Neuroradiology-Based Peer Review Deemed Vital for Head and Neck Radiotherapy Planning

New research co-authored by UCSF Department of Radiology and Biomedical Imaging’s Christine Glastonbury, MD, demonstrates the value of adopting multi-disciplinary teams that include radiologists and other medical specialists. The paper, published in the American Journal of Neuroradiology, highlights the vital nature of collaborative rounding--specifically for head and neck radiation therapy planning.

Dr. Glastonbury, professor of clinical radiology, otolaryngology head and neck surgery, and radiation oncology, and her colleagues instituted weekly treatment planning quality assurance rounds as a joint enterprise of head and neck radiation oncology and neuroradiology. The team found that when the planning of CT and associated target volumes was reviewed in comparison with diagnostic imaging studies, 55% of cases were altered based on the diagnostic imaging studies. This led the researchers to conclude that a collaborative approach to the planning of head and neck treatment quality assurance has an impact and that specific cases warrant intensive imaging-based review in collaboration with a diagnostic neuroradiologist.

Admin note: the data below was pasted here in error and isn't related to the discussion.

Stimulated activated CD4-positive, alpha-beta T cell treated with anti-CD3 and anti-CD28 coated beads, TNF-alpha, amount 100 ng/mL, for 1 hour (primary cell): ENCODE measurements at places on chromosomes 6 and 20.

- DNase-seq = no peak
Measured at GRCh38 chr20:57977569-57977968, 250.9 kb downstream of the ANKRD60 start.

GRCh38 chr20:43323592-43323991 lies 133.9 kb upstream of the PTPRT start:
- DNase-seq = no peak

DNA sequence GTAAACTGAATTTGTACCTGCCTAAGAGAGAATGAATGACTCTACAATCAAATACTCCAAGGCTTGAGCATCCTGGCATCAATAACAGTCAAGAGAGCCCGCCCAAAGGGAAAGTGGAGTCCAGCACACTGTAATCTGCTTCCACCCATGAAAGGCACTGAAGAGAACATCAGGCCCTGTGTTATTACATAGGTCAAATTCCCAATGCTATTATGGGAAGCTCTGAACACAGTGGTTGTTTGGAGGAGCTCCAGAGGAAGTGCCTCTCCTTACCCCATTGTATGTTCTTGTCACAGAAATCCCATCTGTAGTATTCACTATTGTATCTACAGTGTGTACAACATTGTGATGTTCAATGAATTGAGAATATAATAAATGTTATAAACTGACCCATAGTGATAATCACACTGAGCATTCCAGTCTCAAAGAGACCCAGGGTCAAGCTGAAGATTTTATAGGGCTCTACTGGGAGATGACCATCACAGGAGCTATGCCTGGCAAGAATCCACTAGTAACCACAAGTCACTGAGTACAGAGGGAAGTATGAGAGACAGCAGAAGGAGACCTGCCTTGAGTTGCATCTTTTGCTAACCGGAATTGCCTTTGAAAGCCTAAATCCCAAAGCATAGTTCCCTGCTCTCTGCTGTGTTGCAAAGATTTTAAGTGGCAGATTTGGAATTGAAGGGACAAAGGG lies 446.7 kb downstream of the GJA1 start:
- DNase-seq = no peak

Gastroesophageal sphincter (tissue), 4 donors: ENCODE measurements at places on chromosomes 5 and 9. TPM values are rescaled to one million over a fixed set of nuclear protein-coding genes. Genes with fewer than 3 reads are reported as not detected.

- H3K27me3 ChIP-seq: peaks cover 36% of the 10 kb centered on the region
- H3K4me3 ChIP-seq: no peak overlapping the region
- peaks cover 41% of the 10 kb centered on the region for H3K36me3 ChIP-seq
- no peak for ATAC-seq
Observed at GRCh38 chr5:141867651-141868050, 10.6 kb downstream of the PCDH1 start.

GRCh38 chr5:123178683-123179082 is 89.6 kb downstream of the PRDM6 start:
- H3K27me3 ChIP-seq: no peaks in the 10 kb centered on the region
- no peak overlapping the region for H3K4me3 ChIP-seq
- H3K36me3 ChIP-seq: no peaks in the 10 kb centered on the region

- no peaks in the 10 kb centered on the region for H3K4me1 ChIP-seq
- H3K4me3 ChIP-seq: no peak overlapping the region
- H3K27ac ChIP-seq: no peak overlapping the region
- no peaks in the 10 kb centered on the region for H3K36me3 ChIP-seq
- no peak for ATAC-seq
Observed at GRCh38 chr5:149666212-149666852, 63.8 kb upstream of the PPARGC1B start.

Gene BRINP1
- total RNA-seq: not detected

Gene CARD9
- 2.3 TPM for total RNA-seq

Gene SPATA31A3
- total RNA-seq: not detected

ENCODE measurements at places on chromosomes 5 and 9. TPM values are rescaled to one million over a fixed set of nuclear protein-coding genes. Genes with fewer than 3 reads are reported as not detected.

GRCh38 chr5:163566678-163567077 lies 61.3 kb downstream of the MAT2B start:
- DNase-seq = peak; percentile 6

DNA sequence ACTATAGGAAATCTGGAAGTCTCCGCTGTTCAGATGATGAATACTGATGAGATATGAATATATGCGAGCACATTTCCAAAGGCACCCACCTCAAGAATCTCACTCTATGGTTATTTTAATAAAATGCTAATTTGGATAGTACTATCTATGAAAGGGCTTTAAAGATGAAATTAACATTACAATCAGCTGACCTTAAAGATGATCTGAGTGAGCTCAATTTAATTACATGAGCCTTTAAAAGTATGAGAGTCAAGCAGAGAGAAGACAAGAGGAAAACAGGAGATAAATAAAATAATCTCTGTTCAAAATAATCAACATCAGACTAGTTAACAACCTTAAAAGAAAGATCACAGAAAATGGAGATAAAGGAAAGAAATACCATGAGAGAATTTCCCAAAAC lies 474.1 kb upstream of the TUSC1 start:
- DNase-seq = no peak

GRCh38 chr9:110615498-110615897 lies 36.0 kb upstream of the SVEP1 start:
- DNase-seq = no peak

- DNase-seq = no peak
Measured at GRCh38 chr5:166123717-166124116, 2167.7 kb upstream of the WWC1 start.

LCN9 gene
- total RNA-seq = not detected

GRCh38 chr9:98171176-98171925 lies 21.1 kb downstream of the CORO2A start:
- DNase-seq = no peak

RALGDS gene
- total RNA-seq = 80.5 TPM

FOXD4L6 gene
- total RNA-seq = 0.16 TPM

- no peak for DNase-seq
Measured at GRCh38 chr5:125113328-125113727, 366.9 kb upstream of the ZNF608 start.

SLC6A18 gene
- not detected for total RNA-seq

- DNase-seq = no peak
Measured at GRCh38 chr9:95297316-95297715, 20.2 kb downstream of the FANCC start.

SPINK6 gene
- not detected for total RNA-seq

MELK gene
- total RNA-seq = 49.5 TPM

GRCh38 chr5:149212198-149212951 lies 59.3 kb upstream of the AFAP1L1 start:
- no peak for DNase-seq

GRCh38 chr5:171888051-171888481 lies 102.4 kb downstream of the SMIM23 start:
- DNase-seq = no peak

UCSF is committed to a collaborative approach to both research and clinical medicine. When different clinical subspecialties, departments, and medical centers work together, the medical community thrives and patient care is enhanced. Watch this video to learn more about the significance of coordinated teamwork at UCSF.

For more information about this study, read the abstract for Impact of Neuroradiology-Based Peer Review on Head and Neck Radiotherapy Target Delineation

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